An Excerpt from “The Wonder of Sculling” by James C. Joy
The following is an excerpt from my new book The Wonder of Sculling. Copies of the book will be on sale at the upcoming Joy of Sculling Coaches’ Conference on December 13-15, 2019.
Stop by the registration desk to chat and to purchase a copy. See you in Saratoga!
Jean Giono’s opens his beautiful little book, The Man who Planted Trees, with this remarkable paragraph addressing the human potential, “For human character to reveal truly exceptional qualities, one must have the good fortune to be able to observe its performance over many years. If this performance is devoid of all egoism, if its guiding motive is unparalleled generosity, if it is absolutely certain that there is no thought of recompense and that in addition, it has left its visible mark upon the earth, then there can be no mistake.” The book is a study in simplicity and conservation in a number of ways, including the value of tree planting as a solitary pursuit, the resultant effect on the environment and the towns, and most importantly, how the old man conducts his simple life. This is the other message from Giono, the importance of simplicity in developing economy in the movement. Simplicity is a first principle and in this case, it is our deep bond with our environment. Our immediate landscape is our body and beyond the body is our touching the earth through our bladework. Beyond this still is our awareness of the environment surrounding the shell. The athlete has to feel the conservation activated in working his movements. This is a deeper sense of being, and it provides a host of feelings such as awareness, patience, control and confidence. In watching the skilled athlete, these qualities are very apparent. It is either a part of your being or not.
He avoids the entanglements of the affairs of man that is very reminiscent of some contemporary sculling coaches. The skilled coach pours his heart and soul into teaching sculling. He insists upon mastery of each movement with the purpose of achieving flow and economy of movement. His humble bearing and dedication to the art of sculling never fails to impress anyone who was fortunate to spend a few hours with him. The parallels between the old coach and the Giono protagonist resonate with me. The one restores and heals the immediate environment of the body. The fictional person heals and restores the extended environment of the rivers, streams, the desolate villages and the inhabitants. Both work with their hands; the coach to demonstrate effectively the rowing stroke in the single and on the ergometer, and the old man to plant trees. Both men lived similar lives as planters of seeds.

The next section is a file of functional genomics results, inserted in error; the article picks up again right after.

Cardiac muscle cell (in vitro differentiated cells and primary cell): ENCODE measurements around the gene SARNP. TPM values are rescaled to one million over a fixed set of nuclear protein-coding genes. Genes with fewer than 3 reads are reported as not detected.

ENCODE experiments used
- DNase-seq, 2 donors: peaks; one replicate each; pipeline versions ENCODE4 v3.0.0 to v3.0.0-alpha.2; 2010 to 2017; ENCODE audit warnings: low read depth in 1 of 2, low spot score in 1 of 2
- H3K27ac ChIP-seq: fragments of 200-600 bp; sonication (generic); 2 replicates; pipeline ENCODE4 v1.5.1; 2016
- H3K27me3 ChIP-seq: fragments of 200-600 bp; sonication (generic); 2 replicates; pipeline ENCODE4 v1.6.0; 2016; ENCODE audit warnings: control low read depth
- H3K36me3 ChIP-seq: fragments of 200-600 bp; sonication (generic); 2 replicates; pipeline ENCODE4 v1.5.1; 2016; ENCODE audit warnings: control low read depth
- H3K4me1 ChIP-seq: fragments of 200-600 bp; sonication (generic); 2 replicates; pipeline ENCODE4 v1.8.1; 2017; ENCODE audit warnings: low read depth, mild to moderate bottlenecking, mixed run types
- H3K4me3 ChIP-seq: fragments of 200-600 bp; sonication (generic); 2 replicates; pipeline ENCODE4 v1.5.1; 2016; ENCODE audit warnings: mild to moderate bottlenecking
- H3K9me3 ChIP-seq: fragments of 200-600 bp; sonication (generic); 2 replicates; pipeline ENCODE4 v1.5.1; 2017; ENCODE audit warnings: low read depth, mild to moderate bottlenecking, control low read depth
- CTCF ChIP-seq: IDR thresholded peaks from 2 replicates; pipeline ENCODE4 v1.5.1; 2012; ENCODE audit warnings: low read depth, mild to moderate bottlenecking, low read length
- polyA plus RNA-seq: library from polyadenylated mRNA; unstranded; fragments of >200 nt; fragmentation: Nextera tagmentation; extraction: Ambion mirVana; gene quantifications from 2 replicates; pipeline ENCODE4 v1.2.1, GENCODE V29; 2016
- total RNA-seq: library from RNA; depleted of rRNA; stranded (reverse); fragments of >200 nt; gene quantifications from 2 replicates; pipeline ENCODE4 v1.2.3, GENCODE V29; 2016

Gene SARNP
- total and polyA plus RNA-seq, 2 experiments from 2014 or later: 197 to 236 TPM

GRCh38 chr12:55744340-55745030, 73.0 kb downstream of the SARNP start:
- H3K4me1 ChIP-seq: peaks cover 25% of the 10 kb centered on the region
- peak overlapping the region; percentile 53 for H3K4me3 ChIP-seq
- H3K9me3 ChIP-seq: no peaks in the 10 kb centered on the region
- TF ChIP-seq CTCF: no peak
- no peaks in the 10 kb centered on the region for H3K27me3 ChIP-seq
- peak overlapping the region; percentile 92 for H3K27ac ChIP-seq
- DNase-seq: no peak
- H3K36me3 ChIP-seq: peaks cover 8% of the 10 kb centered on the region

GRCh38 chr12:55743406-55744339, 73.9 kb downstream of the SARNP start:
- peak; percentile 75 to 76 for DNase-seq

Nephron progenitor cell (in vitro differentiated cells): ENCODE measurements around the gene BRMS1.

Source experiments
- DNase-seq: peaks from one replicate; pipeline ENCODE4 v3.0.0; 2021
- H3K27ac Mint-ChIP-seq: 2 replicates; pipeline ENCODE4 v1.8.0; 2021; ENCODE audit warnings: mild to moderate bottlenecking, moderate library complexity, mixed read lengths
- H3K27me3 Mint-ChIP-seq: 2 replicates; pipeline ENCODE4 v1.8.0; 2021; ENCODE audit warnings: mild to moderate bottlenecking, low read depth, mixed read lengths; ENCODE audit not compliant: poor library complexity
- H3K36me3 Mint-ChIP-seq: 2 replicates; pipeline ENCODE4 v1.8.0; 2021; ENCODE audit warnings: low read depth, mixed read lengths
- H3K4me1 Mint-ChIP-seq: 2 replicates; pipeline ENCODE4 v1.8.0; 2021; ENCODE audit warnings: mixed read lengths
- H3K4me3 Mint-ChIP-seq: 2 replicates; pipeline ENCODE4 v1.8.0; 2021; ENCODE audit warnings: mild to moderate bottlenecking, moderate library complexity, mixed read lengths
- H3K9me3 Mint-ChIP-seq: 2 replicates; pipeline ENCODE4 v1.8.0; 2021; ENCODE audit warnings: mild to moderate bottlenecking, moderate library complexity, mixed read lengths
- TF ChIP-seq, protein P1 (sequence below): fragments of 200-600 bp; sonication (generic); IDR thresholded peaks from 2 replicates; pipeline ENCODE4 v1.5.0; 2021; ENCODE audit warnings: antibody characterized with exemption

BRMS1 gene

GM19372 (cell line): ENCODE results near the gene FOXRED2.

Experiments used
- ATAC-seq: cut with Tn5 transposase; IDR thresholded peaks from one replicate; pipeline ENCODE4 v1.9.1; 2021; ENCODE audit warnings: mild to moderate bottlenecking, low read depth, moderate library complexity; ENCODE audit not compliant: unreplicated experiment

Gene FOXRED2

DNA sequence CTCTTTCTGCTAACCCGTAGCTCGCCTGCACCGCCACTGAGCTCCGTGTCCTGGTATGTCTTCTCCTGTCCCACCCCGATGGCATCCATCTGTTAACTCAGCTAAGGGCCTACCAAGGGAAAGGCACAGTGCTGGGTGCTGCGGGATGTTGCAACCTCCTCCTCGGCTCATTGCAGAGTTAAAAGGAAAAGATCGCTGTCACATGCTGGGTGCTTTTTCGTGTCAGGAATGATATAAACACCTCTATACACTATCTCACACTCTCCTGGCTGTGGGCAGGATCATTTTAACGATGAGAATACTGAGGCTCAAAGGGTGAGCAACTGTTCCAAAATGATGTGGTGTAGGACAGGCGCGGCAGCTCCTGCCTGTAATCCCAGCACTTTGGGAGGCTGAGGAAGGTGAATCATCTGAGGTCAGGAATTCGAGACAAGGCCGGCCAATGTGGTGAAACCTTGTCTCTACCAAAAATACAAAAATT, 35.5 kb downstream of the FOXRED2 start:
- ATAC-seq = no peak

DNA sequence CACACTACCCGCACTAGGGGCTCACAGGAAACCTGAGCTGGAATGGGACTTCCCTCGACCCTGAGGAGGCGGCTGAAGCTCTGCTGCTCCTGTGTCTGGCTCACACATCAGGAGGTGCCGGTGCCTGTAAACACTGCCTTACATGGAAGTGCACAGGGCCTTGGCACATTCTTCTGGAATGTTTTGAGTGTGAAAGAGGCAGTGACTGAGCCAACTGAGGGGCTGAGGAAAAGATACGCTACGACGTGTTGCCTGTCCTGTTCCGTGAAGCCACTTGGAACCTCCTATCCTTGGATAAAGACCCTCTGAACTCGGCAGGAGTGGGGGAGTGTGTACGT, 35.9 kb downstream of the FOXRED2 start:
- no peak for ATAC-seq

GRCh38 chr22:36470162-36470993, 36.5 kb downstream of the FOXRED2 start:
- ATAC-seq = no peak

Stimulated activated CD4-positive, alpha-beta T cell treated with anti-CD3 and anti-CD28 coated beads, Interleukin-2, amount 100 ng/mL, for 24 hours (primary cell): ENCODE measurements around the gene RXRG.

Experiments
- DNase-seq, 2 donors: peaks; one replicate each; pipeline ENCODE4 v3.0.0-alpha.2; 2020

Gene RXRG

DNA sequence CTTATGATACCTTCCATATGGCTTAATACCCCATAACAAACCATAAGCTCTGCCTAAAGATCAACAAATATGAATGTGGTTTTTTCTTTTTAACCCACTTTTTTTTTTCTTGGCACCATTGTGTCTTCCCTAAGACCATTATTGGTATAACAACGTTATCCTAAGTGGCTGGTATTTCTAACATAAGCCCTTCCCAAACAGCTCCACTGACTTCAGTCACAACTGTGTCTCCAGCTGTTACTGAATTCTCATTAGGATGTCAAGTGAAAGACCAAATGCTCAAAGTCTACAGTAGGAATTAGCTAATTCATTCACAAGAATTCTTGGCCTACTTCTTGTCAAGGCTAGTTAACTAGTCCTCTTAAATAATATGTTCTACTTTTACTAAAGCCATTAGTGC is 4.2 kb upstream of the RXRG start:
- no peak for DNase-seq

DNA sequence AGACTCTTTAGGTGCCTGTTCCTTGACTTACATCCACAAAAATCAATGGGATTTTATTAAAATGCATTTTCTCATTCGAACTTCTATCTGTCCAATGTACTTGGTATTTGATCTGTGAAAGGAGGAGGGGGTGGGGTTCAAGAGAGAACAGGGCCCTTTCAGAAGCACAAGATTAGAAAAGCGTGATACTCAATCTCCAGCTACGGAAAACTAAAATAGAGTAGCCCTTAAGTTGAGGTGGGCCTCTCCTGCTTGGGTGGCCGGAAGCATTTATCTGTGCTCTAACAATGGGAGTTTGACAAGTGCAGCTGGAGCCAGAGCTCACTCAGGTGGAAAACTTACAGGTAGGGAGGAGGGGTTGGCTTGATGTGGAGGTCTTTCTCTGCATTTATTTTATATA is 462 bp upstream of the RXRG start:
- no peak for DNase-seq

It is critical that we look at the whole man observing our lives both in and out of the shell, in order to evaluate the degree of simplicity in how we conduct ourselves, “the truly simple man is an intense unity: he is complete and whole-hearted, not divided against himself.” Should we not consider doing one thing well in our lives? And should this one thing be something that betters the welfare of others? The Buddhists refer to such a pursuit as Right Livelihood.
The coach lived simply. His home was modest and his tastes were plain. He found great comfort and purpose in his dedication to rowing and his stroke concept mirrored his Spartan lifestyle.
Therefore, simplicity and smooth actions are emphasized, especially in the early stages of sculling training. The sculler practices to master the various movements of the stroke to achieve cohesion between the body, oars and boat. Every detail in the stroke cycle must be considered and come under scrutiny by the coach. The perfection of the individual movements come through patient practice.The movements are never rushed. Every movement has a logical and economical foundation. For the athlete, to have simplicity as a goal in the shell, requires a lifestyle commitment out of the shell. Our age is a materialistic one and the sculler and the coach has to reject this way of life and choose in its place a life of consciousness and the inner way.
The sculling technique resulted from the coach’s ingenuity, and creativity. He was always open to change, especially if he discovered something effective. It includes some of the old English Orthodoxy, some of Bob Pearce, the incomparable sculler, and some of Steve Fairbairn’s wisdom. The final product is a masterpiece of creative composition that has endured. The coach employs a “Beginner’s Mind” in his coaching; he observes, analyzes, listens, and forges the various movements into a simple composition.
In the Beginner’s mind there are many possibilities: In the expert’s mind there are none.
In modern society, we pride ourselves in being busy. In addition, the modern advertising industry has bombarded our minds with supposed needs. Our lack of simplicity in living along with our preoccupation with doing prevents us from being. This type of lifestyle, with its high consumption levels, remains a challenge in the west for those who want to live simply. It requires that we stay vigilant. Fifty years ago, the old coach did not face these demands, partly because of his personal choice and partly, because he did not possess great financial resources for distractions. Possibly, to counteract this cultural trend, we should consider doing one thing well in our lives. Moreover, ideally, this one thing should be something that improves the welfare of others; coaching sculling certainly fits this criteria.